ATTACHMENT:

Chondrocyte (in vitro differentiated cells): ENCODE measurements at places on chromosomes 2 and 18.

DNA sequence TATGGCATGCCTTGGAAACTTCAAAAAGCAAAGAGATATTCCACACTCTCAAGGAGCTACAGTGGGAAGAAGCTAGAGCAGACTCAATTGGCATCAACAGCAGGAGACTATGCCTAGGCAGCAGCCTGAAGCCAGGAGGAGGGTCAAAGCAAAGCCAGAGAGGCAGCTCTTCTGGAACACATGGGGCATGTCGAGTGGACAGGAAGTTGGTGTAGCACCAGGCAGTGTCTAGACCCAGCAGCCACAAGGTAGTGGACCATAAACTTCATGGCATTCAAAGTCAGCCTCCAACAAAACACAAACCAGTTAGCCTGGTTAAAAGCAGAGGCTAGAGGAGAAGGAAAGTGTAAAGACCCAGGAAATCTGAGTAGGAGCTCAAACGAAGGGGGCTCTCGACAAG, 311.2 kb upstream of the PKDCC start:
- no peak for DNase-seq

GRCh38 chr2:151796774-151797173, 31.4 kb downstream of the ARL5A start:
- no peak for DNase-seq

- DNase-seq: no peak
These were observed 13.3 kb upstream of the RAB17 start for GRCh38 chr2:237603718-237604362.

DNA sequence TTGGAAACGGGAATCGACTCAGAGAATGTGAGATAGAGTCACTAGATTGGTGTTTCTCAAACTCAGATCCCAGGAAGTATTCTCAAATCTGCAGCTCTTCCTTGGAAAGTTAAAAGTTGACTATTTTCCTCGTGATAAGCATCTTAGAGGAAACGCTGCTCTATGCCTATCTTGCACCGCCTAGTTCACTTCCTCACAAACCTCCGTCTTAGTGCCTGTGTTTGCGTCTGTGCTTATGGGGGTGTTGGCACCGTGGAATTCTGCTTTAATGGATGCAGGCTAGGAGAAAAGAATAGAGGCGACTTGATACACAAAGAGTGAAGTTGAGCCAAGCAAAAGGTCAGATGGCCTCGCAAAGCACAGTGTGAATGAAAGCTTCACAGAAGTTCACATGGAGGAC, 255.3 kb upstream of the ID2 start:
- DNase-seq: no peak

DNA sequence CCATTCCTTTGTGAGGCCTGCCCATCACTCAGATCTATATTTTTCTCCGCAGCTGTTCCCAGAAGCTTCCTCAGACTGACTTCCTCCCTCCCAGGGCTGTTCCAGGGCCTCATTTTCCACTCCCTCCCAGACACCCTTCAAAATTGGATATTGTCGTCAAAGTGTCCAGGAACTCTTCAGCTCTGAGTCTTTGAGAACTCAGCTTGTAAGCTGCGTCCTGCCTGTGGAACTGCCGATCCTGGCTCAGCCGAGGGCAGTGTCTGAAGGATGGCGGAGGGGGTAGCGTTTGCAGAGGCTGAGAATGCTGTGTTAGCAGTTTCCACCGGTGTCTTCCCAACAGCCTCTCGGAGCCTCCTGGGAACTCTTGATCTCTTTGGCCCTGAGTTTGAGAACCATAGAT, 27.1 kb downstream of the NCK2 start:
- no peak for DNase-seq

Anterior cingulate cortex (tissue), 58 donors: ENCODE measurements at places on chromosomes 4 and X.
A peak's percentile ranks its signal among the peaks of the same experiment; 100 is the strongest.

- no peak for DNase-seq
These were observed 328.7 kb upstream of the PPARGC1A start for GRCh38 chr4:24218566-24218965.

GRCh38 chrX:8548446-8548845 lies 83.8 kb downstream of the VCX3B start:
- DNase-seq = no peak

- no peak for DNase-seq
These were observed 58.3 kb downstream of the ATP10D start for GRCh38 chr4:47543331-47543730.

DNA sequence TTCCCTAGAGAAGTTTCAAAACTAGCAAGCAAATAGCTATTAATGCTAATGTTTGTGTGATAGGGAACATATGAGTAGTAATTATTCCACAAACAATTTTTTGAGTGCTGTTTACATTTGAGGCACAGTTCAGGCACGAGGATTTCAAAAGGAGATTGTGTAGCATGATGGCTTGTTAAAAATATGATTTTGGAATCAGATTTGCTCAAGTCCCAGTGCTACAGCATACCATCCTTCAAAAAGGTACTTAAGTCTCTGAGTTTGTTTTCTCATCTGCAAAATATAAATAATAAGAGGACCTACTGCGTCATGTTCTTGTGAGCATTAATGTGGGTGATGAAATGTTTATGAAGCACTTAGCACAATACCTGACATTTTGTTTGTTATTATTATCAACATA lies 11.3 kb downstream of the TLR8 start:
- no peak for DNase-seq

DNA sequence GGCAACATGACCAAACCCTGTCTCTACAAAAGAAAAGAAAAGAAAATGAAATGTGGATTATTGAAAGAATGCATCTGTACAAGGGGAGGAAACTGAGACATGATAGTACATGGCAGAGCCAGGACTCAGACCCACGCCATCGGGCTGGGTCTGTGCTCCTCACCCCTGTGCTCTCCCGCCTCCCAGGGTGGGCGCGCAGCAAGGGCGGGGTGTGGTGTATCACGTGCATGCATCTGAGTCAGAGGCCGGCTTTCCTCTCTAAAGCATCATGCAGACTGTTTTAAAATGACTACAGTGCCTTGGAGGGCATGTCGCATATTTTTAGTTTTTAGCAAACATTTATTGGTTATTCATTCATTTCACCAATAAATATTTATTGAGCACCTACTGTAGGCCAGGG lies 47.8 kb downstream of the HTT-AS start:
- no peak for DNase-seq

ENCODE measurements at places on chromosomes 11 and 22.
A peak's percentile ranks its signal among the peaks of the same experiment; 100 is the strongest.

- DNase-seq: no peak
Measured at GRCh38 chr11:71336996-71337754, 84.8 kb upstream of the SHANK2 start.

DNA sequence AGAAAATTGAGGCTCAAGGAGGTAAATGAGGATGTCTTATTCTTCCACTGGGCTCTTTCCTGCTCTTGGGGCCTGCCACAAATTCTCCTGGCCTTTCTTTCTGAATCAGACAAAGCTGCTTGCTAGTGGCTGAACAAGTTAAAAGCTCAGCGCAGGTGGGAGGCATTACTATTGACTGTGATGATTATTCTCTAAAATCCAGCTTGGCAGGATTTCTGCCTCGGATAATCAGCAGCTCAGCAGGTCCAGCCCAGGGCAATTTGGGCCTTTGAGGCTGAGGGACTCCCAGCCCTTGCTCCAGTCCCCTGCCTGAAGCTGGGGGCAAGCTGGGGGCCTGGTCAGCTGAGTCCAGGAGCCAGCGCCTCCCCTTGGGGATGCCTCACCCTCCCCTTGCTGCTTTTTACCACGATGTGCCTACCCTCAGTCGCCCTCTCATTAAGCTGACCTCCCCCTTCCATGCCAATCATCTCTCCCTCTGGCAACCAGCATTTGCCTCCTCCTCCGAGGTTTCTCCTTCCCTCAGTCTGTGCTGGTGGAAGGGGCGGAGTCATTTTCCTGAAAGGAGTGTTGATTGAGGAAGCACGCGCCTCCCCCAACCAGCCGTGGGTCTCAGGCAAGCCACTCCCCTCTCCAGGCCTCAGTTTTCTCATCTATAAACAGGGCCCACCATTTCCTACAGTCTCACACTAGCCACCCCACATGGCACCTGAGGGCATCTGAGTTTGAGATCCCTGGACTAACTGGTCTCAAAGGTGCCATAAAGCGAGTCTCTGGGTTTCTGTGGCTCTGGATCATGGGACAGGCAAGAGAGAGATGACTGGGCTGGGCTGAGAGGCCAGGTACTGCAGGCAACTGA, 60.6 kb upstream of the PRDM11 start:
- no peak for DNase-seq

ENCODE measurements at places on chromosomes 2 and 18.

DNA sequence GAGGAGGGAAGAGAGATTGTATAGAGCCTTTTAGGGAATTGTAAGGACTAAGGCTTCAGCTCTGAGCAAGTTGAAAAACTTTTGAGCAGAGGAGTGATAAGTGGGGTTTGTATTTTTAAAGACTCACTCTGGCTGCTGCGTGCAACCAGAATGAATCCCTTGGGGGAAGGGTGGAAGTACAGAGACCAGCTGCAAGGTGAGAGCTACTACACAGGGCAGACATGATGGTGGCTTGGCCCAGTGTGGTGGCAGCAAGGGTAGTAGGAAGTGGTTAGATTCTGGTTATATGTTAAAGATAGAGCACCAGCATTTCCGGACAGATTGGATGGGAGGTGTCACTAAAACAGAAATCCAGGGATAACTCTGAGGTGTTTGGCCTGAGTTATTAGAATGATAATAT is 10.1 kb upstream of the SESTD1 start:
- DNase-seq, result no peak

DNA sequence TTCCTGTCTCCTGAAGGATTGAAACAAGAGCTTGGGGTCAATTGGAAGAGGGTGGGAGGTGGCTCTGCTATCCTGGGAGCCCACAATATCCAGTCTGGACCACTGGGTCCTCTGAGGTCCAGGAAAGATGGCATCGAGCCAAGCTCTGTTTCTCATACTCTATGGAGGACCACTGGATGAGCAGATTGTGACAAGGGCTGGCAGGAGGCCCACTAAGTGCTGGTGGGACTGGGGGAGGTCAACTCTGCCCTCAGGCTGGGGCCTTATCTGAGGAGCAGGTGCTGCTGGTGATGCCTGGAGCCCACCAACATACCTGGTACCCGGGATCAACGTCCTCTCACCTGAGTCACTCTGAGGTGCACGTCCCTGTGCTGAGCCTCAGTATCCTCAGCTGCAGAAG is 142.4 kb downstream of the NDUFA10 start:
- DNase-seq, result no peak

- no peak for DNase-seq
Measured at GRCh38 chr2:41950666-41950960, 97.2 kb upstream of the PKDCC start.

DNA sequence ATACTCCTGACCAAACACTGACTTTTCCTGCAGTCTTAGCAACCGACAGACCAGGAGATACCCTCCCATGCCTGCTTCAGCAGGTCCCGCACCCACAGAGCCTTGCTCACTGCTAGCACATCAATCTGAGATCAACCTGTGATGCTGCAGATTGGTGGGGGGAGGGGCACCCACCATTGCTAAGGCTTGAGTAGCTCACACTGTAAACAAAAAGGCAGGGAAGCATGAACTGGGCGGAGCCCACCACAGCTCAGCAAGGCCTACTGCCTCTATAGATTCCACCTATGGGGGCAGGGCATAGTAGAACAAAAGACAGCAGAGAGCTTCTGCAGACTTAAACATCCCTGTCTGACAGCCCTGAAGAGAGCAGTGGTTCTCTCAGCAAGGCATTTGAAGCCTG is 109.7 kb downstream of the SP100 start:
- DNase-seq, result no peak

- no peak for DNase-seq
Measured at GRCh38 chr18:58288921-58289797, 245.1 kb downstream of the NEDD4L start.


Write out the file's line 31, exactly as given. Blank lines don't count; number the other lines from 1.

DNA sequence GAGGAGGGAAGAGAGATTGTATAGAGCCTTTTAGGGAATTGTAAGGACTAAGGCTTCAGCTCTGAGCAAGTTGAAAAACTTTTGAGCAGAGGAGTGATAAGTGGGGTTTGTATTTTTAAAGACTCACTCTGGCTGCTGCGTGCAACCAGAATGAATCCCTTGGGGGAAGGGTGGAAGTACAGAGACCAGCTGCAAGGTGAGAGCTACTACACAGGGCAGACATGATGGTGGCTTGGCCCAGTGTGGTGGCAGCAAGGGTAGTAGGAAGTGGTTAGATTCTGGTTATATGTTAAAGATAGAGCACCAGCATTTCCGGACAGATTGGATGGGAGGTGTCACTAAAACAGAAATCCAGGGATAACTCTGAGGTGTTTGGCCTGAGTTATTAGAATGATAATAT is 10.1 kb upstream of the SESTD1 start: